By Diane Minasian
“Armenia 100: A Musical, Theatrical and Artistic Tribute to Armenian Culture in Remembrance of the Genocide Centenary,” is a breathtaking masterpiece, conceived of and brilliantly executed by pianist, composer, and artistic visionary Judith Lynn Stillman. Stillman’s innovative opus celebrates Armenian culture, acknowledges the horrors of genocide, and ultimately demonstrates the resilience of the human spirit.
The event was performed at Rhode Island College’s Sapinsley Hall at the Nazarian Center for the Performing Arts on Wednesday, April 22. Chief Judge Haiganush Bedrosian, the Honorable Scott Avedisian, and Reverend Fathers Shnork Souin, Gomidas Baghsarian, and Kapriel Nazarian gave opening remarks.
Stillman herself welcomed the audience in beautifully spoken Armenian—the first indication of her deeply passionate commitment to Armenian language and culture.
The initial part of the program pays homage to three great Armenian composers: Komitas Vartabed, Arno Babajanian, and Aram Khachaturian. With a cast of remarkable musicians and outstanding soloists, Stillman weaves together music, song, projected visual images, and even “art in motion.” Every sense is engaged as the audience intently witnesses the creation of a painting on stage, paced expressively to Khachaturian’s “Trio for Violin, Clarinet, and Piano.” Mher Khachatryan, whose work was recently exhibited at the Armenian National Gallery of Art in Yerevan, sweeps his brush (and eventually his hands) over the canvas in a tender, meditative dance that is absolutely captivating. Equally poignant is the juxtaposition of young emerging talent with the skill of a grand old master, as duduk player David Gevorkian and kemancha player David Ayriyan share the stage.
The second part of the program is devoted to the world premiere of Stillman’s operatic theater piece, “When the Music Stopped: A Tapestry of Songs and Texts to Commemorate the Armenian Genocide Centenary,” with music and book by Stillman. Stillman’s true genius shines as she catapults the audience into a multi-layered, artistically complex presentation exploring injustice, survival, and hope. Using narration based on centuries of Armenian poetry translated by Diana Der-Hovanessian, visual images, and a startlingly beautiful musical score, Stillman leads the audience on a journey through pain and loss, toward healing, solidarity, and growth. Stillman’s sensitivity to the history, art, and psyche of the Armenian people is apparent throughout.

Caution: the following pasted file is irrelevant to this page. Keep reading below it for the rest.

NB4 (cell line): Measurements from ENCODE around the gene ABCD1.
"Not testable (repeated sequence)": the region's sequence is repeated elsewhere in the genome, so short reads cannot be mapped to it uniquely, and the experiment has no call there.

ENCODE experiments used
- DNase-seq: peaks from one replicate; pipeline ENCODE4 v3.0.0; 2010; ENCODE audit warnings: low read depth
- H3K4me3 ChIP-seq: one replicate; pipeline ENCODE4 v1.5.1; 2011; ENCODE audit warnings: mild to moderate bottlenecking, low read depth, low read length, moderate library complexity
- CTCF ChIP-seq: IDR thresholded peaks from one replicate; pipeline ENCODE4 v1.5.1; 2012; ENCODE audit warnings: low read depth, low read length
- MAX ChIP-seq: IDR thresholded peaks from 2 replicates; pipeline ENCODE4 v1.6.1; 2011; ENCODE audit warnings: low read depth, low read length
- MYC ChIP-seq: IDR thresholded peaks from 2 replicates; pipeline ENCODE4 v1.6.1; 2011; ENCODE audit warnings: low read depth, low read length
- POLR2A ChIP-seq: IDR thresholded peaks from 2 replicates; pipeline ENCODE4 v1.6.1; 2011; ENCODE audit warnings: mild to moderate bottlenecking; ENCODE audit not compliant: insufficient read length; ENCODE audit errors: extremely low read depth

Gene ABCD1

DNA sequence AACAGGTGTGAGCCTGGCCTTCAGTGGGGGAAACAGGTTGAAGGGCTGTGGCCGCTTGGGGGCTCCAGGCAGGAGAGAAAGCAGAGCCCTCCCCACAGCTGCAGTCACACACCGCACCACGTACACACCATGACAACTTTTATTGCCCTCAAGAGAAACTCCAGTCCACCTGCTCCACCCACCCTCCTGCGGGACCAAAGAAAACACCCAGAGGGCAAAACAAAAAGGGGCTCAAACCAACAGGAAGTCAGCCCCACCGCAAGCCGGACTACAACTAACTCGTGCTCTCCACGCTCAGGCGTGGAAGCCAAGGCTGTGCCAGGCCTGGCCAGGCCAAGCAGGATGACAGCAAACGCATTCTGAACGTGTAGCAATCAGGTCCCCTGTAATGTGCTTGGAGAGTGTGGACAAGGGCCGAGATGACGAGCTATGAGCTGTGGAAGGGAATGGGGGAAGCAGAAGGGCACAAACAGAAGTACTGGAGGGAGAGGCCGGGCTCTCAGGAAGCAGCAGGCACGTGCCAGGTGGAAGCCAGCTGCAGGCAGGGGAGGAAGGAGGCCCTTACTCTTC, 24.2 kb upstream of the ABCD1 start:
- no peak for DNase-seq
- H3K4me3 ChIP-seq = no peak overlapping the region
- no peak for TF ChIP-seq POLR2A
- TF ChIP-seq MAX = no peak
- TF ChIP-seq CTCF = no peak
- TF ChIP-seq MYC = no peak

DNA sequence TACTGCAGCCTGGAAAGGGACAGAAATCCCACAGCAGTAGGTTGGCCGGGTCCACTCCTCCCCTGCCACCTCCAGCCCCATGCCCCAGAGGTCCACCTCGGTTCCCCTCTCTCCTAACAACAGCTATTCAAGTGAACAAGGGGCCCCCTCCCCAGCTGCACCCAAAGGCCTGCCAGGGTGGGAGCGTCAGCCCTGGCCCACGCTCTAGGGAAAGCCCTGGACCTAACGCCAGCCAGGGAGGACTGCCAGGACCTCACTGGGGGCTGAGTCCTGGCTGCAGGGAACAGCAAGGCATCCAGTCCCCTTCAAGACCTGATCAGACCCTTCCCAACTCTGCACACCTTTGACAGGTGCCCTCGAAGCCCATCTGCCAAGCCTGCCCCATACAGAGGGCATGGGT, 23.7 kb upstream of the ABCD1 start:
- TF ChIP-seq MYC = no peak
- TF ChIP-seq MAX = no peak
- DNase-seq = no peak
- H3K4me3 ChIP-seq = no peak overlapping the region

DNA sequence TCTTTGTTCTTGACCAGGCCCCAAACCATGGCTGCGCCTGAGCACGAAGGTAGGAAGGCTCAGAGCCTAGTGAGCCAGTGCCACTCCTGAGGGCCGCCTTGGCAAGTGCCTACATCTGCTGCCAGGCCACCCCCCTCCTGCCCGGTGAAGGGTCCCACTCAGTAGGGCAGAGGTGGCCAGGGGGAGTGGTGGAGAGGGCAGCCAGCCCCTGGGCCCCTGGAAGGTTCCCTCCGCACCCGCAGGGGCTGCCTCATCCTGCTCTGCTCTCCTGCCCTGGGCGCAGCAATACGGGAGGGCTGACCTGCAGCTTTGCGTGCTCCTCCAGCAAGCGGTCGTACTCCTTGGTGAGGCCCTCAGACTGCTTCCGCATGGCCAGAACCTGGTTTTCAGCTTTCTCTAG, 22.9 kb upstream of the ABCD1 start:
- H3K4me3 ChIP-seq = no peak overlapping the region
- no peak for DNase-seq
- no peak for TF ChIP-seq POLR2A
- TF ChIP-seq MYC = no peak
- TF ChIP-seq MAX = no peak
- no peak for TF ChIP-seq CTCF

To execute her ambitious vision, Stillman brings together an extraordinary group of talent from near and far. Armenian-Canadian soprano Aline Kutan was a winner in the Metropolitan Opera auditions, and appears regularly in leading roles with the Montreal Opera and as a soloist with the Montreal Symphony Orchestra. Kutan captivates the audience from the start, with her nuanced and evocative singing. Vagharshak Ohanyan, born in Yerevan and currently based in New York, has been featured with the New York City Opera and at Carnegie Hall. His powerful baritone voice commands the stage with strength and grace. Armenian-American actor Armen Garo (“The Departed,” “American Hustle,” “The Sopranos”) provides pivotal dramatic narration.
A chamber choir and a chorus that emerges from the audience add to the variety and depth of vocal expression. The accompaniment throughout the program is sensitively and skillfully executed by a host of accomplished musicians; however, Stillman’s virtuoso performance at the piano stands out as a highlight of the evening. Her power, her emotional intensity, and her precision at the keyboard provide an electric backdrop for the unfolding of this evocative drama.
Stillman is an internationally renowned concert pianist and composer. She holds bachelor’s, master’s, and doctoral degrees from the Juilliard School, where she received the Dethier Prize for Outstanding Pianist and won the Juilliard Concerto Competition. Among many distinctions is her musical partnership with Wynton Marsalis, her performances for White House dignitaries, and her participation in numerous music festivals around the world. She is currently the Artist-in-Residence at Rhode Island College.
Stillman has been dubbed the “poetess of the piano,” and “When the Music Stopped,” a product of her creative vision, deserves to be performed worldwide. This opus is an ambitious, interdisciplinary undertaking. Stillman reaches for the stars and succeeds brilliantly in transporting us through darkness toward life and growth.
She describes her work as having been inspired by Kenneth Rexroth’s words: “Against the ruin of the world, there is only one defense: the creative act.” So, with bold and courageous innovation, Stillman brings awareness and appreciation for the Armenian Genocide and, in doing so, we recognize that any injustice, occurring anywhere, is an affront to all of humanity.
I had the privilege of having heard an earlier work by Judith Stillman, “Phoenix from the Ashes” – innovative, brilliant, moving. I’m sorry I was unable to attend “Armenia 100” and “When the Music Stopped.” Stillman’s creative work should be widely heard (and seen).